Runners could be disqualified from race for littering

Discarded water bottles during the London Marathon. (Getty)
Discarded water bottles during the London Marathon. (Getty)

Runners in a Welsh marathon face disqualification if they are caught dropping litter during the race.

The organisers of Wales' largest running event, the Conwy Half Marathon, said new measures had been implemented to offset the environmental impact of the race.

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The event organisers said plastic waste was becoming an "increasing problem" and they would be cracking down hard on litterers during Sunday’s edition.

The Run Wales website said runners would also be "taken off the results if seen discarding their rubbish outside of a water stop or not with a marshal".

Seaweed capsules filled with energy drink are handed out to competitors at the London Marathon as part of efforts to reduce the amount of plastic used at the event.
Seaweed capsules filled with energy drink are handed out to competitors at the London Marathon as part of efforts to reduce the amount of plastic used at the event.

According to the BBC, around 3,000 runners took part, although it was unclear if any were excluded under the new regulations.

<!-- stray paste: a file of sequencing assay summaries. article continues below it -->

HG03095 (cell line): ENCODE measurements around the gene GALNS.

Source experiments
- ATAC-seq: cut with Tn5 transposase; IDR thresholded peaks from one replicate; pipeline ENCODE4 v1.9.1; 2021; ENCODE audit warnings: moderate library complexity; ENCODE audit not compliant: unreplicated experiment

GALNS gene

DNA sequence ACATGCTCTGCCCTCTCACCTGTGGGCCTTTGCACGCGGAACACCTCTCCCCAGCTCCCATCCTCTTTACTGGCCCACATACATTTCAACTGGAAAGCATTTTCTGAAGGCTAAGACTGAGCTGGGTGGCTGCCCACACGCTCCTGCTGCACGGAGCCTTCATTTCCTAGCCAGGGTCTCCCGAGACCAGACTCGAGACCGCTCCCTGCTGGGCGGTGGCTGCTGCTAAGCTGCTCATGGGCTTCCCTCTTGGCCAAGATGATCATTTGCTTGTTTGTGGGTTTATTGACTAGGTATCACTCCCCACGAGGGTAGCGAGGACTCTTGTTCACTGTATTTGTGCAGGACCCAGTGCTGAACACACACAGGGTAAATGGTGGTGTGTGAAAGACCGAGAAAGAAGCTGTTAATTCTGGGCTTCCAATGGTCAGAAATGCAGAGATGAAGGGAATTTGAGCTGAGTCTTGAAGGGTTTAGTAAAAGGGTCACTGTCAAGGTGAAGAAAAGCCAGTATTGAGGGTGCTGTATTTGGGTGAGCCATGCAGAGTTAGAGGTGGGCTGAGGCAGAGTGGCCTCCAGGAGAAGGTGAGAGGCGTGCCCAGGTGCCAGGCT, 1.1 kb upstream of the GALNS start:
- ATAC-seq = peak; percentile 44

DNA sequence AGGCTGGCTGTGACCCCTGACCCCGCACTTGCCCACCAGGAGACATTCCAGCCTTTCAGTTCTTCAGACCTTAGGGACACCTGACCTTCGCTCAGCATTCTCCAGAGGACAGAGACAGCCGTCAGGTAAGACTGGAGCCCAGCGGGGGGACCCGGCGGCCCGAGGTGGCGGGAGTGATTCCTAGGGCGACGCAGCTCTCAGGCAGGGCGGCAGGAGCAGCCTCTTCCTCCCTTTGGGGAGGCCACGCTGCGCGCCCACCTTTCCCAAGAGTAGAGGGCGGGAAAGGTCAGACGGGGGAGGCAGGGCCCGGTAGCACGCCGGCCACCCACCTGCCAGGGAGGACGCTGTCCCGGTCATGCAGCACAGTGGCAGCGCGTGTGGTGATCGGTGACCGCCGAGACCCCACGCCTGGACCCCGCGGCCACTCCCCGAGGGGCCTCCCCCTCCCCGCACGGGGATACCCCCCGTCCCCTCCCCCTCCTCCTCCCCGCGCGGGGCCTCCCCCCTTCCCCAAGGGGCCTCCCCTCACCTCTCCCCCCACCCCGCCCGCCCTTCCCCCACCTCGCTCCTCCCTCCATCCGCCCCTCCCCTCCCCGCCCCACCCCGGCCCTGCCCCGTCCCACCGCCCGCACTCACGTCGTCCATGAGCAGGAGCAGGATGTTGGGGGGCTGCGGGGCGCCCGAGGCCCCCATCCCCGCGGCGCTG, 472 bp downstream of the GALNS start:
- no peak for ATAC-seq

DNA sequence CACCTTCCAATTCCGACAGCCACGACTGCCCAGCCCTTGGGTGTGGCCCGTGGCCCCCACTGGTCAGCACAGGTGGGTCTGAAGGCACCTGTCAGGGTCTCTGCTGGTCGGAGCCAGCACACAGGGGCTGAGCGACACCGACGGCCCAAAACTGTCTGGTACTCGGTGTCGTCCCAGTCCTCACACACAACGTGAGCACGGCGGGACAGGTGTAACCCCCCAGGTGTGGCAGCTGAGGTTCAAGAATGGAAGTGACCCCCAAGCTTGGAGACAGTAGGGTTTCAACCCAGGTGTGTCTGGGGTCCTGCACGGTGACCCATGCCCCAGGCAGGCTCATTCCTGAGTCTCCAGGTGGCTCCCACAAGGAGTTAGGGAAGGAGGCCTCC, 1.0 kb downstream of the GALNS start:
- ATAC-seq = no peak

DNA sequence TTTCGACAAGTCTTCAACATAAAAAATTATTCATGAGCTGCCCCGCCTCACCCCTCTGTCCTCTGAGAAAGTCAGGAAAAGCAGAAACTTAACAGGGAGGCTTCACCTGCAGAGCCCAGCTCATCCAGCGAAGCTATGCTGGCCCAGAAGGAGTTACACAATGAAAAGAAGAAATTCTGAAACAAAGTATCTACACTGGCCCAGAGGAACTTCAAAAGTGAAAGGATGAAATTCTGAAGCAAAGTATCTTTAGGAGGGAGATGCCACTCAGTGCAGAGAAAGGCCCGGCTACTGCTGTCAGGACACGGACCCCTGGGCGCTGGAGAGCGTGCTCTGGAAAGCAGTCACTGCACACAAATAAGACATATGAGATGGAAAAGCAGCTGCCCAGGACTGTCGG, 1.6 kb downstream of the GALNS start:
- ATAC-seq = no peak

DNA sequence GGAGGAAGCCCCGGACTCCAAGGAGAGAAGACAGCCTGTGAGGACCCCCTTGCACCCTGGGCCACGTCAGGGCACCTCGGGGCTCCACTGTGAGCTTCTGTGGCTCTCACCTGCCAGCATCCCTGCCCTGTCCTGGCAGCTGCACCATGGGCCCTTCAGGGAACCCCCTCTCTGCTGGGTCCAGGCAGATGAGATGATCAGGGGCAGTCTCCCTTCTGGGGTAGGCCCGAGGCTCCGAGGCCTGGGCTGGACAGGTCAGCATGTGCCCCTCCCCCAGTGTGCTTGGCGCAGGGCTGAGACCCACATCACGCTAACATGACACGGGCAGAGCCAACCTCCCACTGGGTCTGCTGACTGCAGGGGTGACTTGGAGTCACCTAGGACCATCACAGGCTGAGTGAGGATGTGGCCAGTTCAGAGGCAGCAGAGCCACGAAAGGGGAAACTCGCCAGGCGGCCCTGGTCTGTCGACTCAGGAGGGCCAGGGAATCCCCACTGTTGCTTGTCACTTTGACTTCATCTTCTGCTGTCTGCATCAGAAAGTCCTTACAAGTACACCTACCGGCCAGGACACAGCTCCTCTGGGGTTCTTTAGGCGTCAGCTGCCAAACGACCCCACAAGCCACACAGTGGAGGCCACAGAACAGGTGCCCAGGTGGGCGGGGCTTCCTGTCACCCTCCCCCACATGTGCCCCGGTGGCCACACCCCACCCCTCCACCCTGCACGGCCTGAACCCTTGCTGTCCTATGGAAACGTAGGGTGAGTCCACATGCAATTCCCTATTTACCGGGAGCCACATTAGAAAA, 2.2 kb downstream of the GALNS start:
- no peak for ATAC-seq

Following last year’s London Marathon, Westminster City Council collected 5,200kg of rubbish and 3,500kg of recycling - including about 47,000 plastic bottles - from the streets.

For the 2019 marathon, organisers reduced the total number of drink stations on the running route, used compostable cups and provided edible seaweed capsules.

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This year’s Cardiff Half Marathon saw competitors given smaller water bottles and medals made of recycled zinc.

"Half-marathons have become the fastest growing race in the UK, and attract tens of thousands of runners and spectators," said Dr Andrea Collins, of Cardiff University.

"They can have economic benefits for cities, but their environmental impact is becoming increasingly hard to ignore and organisers need to act now if they are to continue staging them in the future.”

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